So make it a priority to have your brothers develop these individual relationships. If these exist, then it will be a natural progression for the chapters to want to do things together, regardless of what the IFC says.
My chapter went through a membership review last year, and due to this and other unfortunate reasons, only 4 members were retained. However, that next fall rush we increased up to 15. We are currently struggling to get our numbers up.
Spring Rush only got us four new members and this is problematic because we are on the verge of losing our house. Our fraternity doesn’t have a pledging process and overall because we are SigEps and we pride ourselves on being different. Our Balanced Man Program is a concept of striving to improve through a sound body in a sound mind.
What I can’t seem to fathom though is that we spend so much effort on differentiating ourselves from “frats” but yet other potential new members still rush other fraternities and become pledges and go through an excruciating hazing process. My question is how do we market correctly so that we can get as many members as possible but don’t compromise our values by making ourselves comparable? How do we better boost PR for next Rush?
It is a great mystery why young guys subject themselves through pledge programs that involve hazing. I think part of it has to do with the fear of losing the fraternity if they quit.
For a lot of kids pledging, this is all they know about college. This is their entire social network, and losing all the friends in one swoop is scary. Also, while the hazing exists, it eventually ends and a twisted feeling of accomplishment is the result.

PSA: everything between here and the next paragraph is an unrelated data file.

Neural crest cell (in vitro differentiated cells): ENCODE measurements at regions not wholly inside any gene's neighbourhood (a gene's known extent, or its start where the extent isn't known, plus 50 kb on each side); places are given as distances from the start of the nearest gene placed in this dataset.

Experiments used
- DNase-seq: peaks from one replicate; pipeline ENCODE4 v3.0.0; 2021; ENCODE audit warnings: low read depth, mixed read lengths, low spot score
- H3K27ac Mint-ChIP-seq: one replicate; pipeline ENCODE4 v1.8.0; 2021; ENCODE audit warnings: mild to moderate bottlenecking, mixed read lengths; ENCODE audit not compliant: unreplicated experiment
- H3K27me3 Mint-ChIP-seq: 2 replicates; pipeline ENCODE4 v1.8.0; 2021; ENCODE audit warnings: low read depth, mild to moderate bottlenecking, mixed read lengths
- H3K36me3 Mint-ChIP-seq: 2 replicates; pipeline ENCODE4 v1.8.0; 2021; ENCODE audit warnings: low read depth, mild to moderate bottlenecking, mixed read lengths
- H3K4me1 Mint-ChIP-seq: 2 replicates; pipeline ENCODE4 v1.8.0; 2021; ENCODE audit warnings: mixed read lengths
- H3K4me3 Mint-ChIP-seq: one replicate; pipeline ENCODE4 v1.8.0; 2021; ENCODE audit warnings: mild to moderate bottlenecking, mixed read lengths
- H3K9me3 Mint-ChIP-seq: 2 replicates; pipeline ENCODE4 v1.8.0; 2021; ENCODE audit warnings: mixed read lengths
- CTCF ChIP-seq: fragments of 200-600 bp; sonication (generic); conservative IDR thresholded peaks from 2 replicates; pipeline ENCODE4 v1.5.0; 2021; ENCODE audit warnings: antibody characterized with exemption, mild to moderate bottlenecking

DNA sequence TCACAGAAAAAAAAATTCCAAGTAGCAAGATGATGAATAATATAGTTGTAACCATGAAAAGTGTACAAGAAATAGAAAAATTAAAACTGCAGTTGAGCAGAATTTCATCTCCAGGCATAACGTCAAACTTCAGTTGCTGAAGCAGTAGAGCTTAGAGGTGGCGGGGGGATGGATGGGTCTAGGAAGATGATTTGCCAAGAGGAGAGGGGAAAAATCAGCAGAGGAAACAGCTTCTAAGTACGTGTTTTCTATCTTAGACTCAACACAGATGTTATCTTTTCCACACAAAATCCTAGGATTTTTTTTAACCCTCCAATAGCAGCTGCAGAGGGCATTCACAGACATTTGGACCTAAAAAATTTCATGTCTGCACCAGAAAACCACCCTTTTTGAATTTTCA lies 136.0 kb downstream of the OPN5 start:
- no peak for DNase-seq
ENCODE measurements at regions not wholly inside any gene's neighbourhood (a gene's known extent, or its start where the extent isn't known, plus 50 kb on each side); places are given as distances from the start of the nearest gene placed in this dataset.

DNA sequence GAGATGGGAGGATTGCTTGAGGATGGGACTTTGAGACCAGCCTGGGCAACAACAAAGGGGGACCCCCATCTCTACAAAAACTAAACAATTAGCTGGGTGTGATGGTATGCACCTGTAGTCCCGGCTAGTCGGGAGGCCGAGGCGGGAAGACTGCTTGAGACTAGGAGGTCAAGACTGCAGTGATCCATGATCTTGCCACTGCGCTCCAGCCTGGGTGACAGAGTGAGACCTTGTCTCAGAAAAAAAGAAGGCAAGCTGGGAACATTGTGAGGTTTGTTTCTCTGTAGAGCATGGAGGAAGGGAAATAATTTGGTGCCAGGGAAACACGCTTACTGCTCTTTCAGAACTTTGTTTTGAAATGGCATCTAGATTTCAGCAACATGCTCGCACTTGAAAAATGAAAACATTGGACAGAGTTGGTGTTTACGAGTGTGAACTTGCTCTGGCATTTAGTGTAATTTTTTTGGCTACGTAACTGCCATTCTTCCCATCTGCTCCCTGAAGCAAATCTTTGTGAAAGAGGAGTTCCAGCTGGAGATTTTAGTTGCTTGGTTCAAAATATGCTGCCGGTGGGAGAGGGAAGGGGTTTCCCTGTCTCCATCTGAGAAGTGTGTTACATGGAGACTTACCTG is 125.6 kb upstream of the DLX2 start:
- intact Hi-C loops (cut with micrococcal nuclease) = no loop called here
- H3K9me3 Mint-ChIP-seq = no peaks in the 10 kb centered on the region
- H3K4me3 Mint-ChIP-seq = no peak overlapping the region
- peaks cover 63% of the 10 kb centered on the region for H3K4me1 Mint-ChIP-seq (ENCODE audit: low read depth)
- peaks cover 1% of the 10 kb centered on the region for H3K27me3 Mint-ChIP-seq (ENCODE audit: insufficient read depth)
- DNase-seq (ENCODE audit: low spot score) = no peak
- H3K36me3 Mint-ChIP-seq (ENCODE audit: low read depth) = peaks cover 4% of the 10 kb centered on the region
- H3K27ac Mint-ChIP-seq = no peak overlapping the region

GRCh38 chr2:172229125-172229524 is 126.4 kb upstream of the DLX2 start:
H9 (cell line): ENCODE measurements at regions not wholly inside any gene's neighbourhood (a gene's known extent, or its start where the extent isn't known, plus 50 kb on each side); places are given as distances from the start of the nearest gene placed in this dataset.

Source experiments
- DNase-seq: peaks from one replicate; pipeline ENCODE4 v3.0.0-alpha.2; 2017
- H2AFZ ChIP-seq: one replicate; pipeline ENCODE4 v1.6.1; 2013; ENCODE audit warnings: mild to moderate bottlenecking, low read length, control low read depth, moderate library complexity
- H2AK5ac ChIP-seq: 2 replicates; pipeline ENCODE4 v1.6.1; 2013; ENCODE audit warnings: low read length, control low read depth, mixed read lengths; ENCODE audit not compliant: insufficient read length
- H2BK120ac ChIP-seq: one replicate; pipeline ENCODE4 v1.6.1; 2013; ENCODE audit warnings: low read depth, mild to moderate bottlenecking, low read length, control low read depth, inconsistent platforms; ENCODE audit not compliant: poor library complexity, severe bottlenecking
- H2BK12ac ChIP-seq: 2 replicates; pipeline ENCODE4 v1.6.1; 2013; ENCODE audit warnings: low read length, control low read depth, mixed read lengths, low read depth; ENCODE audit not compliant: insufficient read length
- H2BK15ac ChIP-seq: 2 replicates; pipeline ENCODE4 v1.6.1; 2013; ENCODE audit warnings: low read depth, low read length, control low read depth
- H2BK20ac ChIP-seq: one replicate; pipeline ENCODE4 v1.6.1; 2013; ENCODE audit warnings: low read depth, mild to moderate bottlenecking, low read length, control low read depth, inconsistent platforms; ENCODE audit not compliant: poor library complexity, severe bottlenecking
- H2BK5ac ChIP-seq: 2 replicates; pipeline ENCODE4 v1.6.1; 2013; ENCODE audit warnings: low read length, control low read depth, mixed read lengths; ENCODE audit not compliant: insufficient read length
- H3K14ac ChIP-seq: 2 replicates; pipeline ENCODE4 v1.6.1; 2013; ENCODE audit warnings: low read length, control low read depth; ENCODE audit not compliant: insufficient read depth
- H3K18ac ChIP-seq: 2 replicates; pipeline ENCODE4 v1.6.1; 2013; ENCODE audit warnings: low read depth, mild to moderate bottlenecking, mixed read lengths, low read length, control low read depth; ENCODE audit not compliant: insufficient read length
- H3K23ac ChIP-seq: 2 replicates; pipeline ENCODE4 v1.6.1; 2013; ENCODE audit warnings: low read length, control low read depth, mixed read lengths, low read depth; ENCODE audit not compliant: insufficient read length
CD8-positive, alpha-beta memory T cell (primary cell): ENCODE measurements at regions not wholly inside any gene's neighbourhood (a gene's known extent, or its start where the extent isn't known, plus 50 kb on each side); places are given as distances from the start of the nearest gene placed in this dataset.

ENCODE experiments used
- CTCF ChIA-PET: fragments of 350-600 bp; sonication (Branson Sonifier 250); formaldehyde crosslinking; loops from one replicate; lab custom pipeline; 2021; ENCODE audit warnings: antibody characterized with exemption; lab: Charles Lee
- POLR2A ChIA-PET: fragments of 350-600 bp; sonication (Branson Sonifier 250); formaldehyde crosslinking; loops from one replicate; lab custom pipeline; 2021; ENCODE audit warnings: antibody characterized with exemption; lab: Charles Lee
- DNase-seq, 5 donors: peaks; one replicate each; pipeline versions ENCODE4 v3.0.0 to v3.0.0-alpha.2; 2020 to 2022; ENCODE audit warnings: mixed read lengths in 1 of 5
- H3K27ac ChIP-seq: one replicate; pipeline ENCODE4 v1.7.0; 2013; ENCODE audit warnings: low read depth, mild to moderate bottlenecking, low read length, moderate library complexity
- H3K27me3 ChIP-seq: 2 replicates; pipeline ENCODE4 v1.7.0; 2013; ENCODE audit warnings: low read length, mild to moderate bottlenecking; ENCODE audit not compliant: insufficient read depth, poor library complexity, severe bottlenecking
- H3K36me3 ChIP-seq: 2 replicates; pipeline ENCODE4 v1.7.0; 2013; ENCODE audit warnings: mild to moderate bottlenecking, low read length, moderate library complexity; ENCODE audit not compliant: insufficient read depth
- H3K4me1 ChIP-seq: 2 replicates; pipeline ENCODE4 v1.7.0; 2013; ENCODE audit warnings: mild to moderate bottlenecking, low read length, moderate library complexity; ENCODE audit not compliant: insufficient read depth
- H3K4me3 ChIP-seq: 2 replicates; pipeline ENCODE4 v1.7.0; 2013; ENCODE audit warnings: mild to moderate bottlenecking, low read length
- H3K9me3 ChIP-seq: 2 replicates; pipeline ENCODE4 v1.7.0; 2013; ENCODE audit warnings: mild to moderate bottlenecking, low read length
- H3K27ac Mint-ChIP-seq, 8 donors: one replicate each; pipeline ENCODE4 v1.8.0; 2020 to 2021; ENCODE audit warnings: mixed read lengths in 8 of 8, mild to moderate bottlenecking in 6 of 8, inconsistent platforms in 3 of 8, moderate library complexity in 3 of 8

I commend you guys for being different and above hazing. Your chapter will be stronger as a result.
Regarding your recruitment PR issues, it is very similar to my answer above. People join people, they don’t join organizations.
While you are very proud of everything SigEp stands for, a guy rushing isn’t really going to care. At this stage of his fraternal experience, he isn’t interested in that. He is interested in finding the group of guys where he will fit in. He is looking to find friends.
Your sales pitch doesn’t need to be about selling the fraternity at all. This will only scare him away. Your pitch needs to be about making friends and developing genuine relationships. If a true friendship is formed, then you can rest assured that he will eventually understand the purpose of the Developed Man Program because chances are his values and beliefs are very similar to yours.